2004: In April, Motorola spun off its semiconductor sector into a new company, Freescale Semiconductor, a wholly owned subsidiary of Motorola Inc. Freescale Semiconductor agreed to implement the requirements of the OU1 Consent Decree (CD) and the OU2 Unilateral Order.

2005: In September and December, Freescale submitted a Groundwater Remedial Alternatives Analysis to evaluate other remedial alternatives and potential optimizations to the groundwater treatment system.

2007: Freescale installed three groundwater monitor wells at the Old Cross Cut Canal to better define the groundwater contamination and to evaluate the effectiveness of the treatment system. A FYR addendum report was issued by ADEQ in October, which provides an update on the action items that were listed in the third FYR report dated September 2006.

2008: As of January, the OU1 groundwater treatment (located at 5005 E. McDowell Road) system treated approximately 2.8 billion gallons of groundwater. Since July 1992, 19,285 pounds of contaminants were removed. In December, Freescale installed one bedrock extraction well and two bedrock monitor wells for a bedrock pilot study to collect additional bedrock permeability information and to evaluate bedrock groundwater extraction and its potential to remove mass and enhance the extent of vertical capture in the bedrock aquifer.

2009: Freescale began conducting the bedrock extraction pilot test in September and researching alternative end uses for the treated water. ON Semiconductor announced that the manufacturing operations at the 52nd Street Plant would be terminated.  The treated water from the OU1 Treatment Plant was used by ON Semiconductor in the manufacturing operations. Freescale   evaluated alternative end uses for the treated water. Pending a final decision ADEQ and EPA approved discharge to the City of Phoenix sanitary sewer.  As of December, the treatment plant has treated 1.2 million gallons of groundwater and an estimated 495 pounds of VOCs were recovered. 

2010: Work continued on the Bedrock Study and End Use Alternatives. Community interviews were held for the FYR and to update the CIP. The connection to the City of Phoenix sanitary sewer was completed in December 2010. EPA began Vapor Intrusion investigations.

2011: The FYR was completed in September 2011. The remedy was considered not protective pending vapor intrusion investigation. EPA continues sampling and investigation regarding vapor intrusion.

2012: Freescale submitted a work plan to address data gaps associated with the northern boundary and continues monitoring and maintenance of the groundwater treatment system. Freescale, with EPA oversight, has been conducting a vapor intrusion investigation in the vicinity of the former Motorola facility. Results from soil gas monitoring in the adjacent neighborhoods have indicated the need for indoor air sampling.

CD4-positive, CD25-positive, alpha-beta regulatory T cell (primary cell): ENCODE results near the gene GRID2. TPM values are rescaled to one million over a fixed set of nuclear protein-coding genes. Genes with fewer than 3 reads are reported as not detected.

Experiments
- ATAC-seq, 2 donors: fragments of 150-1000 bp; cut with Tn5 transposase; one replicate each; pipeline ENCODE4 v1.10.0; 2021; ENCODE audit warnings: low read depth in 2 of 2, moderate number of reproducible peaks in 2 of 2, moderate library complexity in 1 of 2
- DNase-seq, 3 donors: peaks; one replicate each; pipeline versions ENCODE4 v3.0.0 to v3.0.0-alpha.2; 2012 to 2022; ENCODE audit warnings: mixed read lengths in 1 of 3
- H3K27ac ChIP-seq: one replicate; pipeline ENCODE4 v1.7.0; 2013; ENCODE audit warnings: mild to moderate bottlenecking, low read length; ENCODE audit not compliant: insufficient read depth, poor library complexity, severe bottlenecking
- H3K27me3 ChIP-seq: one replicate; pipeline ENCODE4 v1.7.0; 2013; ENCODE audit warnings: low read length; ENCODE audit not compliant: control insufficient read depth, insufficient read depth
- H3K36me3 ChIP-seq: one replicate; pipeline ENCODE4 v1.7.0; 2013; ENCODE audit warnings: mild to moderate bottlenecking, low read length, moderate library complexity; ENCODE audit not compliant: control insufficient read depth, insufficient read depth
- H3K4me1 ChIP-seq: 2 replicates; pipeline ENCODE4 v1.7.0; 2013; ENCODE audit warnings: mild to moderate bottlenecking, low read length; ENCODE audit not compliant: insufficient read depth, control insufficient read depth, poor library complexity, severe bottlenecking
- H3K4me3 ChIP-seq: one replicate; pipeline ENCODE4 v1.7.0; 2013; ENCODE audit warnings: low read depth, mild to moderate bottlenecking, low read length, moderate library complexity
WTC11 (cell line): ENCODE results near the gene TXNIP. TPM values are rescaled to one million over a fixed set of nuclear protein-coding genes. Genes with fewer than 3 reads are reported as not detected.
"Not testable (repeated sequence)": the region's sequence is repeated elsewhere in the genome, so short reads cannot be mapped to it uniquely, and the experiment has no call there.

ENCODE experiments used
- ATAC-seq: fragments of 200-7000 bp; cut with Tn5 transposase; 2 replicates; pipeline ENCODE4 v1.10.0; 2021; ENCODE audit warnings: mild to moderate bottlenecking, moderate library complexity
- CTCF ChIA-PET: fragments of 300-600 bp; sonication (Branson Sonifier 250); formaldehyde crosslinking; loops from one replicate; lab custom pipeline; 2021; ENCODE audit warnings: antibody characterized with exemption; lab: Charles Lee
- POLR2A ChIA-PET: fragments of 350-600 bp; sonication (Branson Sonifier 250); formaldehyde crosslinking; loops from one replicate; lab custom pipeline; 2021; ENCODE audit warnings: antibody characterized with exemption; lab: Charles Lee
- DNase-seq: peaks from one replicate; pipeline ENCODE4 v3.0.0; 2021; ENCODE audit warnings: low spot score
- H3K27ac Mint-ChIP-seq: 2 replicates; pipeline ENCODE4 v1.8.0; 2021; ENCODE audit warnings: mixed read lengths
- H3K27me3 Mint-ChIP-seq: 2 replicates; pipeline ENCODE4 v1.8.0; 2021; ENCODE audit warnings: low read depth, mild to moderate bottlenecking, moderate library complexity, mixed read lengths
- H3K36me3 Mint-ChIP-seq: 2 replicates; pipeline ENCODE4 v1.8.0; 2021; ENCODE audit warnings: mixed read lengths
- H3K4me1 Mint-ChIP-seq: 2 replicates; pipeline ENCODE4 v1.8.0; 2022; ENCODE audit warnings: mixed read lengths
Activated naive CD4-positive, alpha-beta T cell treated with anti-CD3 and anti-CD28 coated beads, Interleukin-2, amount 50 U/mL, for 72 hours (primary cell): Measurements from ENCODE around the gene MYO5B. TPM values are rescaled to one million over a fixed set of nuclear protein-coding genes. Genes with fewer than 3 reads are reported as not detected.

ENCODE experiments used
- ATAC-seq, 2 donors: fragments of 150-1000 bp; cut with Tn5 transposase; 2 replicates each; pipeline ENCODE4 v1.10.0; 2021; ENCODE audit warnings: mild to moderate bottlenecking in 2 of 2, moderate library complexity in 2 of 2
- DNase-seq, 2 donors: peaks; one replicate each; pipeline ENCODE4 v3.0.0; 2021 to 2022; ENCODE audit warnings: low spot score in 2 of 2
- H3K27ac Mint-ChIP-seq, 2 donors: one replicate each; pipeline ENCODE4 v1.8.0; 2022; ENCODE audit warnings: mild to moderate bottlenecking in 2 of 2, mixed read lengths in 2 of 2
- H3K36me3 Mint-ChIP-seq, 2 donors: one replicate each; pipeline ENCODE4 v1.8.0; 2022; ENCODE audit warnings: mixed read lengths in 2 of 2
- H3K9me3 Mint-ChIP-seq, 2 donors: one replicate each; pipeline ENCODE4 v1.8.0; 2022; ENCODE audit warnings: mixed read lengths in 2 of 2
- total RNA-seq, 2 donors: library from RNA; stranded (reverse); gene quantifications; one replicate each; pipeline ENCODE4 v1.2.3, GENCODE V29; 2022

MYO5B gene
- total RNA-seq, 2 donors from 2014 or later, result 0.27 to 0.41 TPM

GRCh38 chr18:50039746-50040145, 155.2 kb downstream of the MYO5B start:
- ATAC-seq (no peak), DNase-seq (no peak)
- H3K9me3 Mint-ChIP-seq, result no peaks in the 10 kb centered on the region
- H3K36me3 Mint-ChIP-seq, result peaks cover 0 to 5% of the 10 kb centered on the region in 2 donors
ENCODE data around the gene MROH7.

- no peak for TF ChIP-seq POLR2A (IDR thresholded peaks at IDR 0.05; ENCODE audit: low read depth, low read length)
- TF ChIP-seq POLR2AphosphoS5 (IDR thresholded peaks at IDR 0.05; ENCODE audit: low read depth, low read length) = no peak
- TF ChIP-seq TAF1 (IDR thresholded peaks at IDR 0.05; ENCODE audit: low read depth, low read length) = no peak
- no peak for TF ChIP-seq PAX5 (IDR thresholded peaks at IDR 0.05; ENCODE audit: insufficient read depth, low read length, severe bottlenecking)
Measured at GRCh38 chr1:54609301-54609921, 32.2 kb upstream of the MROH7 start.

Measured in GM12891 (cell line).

2013: Freescale submitted a revised work plan to address data gaps associated with the northern and western boundaries, and within some residential neighborhoods.  Freescale continues monitoring and maintenance of the groundwater treatment system, in addition to sample collection of groundwater and soil vapor.  Indoor air mitigations systems have been installed in several residential homes in the OU1 area.

2014: Freescale installed several monitor wells to further characterize and delineate the extent of TCE in groundwater. Freescale with EPA oversight has continued to perform the vapor intrusion investigation. Indoor air mitigation systems in residential homes continue to be monitored. EPA performed soil gas and indoor air sampling at select locations during February 2014.

2015: NXP submitted a Remedial Investigation Work Plan and seven additional soil vapor monitoring wells were installed in the source areas. In December treated water discharged from the GETS was routed to the Old Crosscut Canal beneficial use.

2016: The Focused (TCE) Mass Reduction Field Scale Pilot Project work plan was prepared. VI investigations conducted at the former 90-acre Motorola campus indicated no VI issues. VI investigation of residential areas was completed and mitigation deployed at 15 residences. Eight new groundwater monitor wells were installed to help fill data gaps in the groundwater monitoring network.

The EPA five year review (FYR) was performed for all the OUs indicated that the COC groundwater plume within OU1 and OU2 was shrinking in size and concentrations were decreasing. The interim remedy at OU1 was deemed protective of human health in the short term. The protectiveness at OU2 was differed until completion of the VI investigation.

2017:  Focused (TCE) Mass Reduction Field Scale Pilot Project Work Plan was approved and implemented. Test wells for the TCE mass reduction pilot project were installed in the Almeria neighborhood.

2018: Work continued with the TCE mass reduction pilot project. Applications of bio-enhancing products and a bio-agent were performed through August. Program monitoring continued through the year with additional injections of bio-enhancing product in December. Preliminary results showed positive in-situ TCE degrading bio-activity. Monitoring for the TCE mass reduction pilot project will continue into 2019.